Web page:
Chapter

Normality and Distinctiveness in the Epigraphy of Greek and Roman Egypt

Jean Bingen

in Hellenistic Egypt

Published by Edinburgh University Press

Published in print March 2007 | ISBN: 9780748615780
Published online September 2012 | e-ISBN: 9780748670727 | DOI: http://dx.doi.org/10.3366/edinburgh/9780748615780.003.0020
Normality and Distinctiveness in the Epigraphy of Greek and Roman Egypt

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Although most of the evidence for the history of Ptolemaic Egypt comes from texts on papyrus, Egypt has also produced a large number of inscriptions on stone, the type of document that makes up most of the surviving evidence in other parts of the ancient Greek world. This chapter examines the nature of this epigraphical evidence from Egypt and asks what contribution it makes. There the Greek inscriptions co-exist with a native epigraphical tradition of an entirely different sort, the hieroglyphic texts written on temple walls. There are also inscriptions in Demotic, the late cursive form of Egyptian, which connect more readily with the Greek documents. Some types of Greek inscriptions in Egypt are distinctive, such as the proskynema dedications with which visitors to temples left a permanent mark of their presence in words before the god.The trilingual decrees of synods of Egyptian priests (most famously the Rosetta Stone) are also without close parallel. And the asylum decrees of the late Ptolemaic period concerning temples raise major issues about the relative power of the king and the temples.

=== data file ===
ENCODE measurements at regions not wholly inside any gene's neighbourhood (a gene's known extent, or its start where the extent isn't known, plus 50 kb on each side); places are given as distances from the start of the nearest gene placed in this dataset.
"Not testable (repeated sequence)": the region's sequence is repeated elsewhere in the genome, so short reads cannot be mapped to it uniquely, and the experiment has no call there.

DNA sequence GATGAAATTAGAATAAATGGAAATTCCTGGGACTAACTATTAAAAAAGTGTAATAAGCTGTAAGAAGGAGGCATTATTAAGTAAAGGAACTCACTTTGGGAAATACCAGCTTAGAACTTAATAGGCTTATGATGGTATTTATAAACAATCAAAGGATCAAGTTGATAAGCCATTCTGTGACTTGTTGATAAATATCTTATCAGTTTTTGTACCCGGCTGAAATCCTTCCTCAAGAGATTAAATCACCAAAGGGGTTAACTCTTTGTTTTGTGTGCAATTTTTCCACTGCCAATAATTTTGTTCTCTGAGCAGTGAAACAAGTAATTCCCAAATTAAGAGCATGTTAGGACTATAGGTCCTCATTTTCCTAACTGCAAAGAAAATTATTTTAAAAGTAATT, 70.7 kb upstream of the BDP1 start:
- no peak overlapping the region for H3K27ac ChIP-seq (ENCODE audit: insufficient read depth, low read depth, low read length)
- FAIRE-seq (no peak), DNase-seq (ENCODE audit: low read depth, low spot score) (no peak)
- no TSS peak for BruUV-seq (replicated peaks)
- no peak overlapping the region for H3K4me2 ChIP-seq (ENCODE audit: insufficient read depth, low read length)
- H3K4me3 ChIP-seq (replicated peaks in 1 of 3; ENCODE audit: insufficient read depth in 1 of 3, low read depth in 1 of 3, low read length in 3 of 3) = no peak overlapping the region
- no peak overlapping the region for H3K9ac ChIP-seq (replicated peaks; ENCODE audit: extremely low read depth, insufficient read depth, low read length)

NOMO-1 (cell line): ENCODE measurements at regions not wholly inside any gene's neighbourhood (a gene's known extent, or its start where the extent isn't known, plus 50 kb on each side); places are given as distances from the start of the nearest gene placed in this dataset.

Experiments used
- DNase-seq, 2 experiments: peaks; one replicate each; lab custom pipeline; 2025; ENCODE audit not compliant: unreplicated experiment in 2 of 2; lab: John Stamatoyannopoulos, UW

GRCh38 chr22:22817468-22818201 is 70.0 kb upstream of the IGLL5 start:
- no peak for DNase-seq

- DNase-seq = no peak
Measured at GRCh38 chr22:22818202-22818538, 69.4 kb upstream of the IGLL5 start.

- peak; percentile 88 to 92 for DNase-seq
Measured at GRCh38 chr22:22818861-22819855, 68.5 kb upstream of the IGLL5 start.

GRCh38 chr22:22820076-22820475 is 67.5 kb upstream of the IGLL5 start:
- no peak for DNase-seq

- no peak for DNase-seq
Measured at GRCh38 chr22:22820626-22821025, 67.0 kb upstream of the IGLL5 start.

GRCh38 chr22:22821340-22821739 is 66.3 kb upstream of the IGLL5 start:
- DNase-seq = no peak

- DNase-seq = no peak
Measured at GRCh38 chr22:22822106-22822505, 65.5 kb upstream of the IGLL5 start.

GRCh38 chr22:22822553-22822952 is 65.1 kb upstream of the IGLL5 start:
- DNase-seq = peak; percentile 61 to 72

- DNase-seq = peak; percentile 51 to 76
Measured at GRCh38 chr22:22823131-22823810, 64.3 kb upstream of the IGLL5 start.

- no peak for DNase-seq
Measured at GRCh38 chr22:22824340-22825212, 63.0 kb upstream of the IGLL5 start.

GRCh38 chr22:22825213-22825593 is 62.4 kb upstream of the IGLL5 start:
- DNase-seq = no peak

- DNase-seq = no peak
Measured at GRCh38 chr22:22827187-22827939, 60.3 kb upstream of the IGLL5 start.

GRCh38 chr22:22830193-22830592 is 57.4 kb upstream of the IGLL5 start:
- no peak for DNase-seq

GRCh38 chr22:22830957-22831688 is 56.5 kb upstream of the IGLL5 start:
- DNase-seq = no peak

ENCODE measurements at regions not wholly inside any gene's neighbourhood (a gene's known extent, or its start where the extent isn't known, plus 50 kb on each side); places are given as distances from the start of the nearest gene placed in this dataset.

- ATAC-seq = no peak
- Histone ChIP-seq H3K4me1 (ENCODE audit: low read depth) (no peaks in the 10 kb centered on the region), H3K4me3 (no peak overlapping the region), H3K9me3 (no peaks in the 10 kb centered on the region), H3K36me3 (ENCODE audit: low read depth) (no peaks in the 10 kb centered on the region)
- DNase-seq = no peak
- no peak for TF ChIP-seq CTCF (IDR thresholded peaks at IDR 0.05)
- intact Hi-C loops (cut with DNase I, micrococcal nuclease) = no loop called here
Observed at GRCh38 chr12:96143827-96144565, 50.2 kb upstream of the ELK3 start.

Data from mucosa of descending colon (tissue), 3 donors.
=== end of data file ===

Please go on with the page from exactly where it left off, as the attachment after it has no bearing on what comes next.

Keywords: Rosetta stone; epigraphy; hieroglyphs; Demotic; temples

Chapter.  9779 words.  Illustrated.

Subjects: Greek and Roman Archaeology

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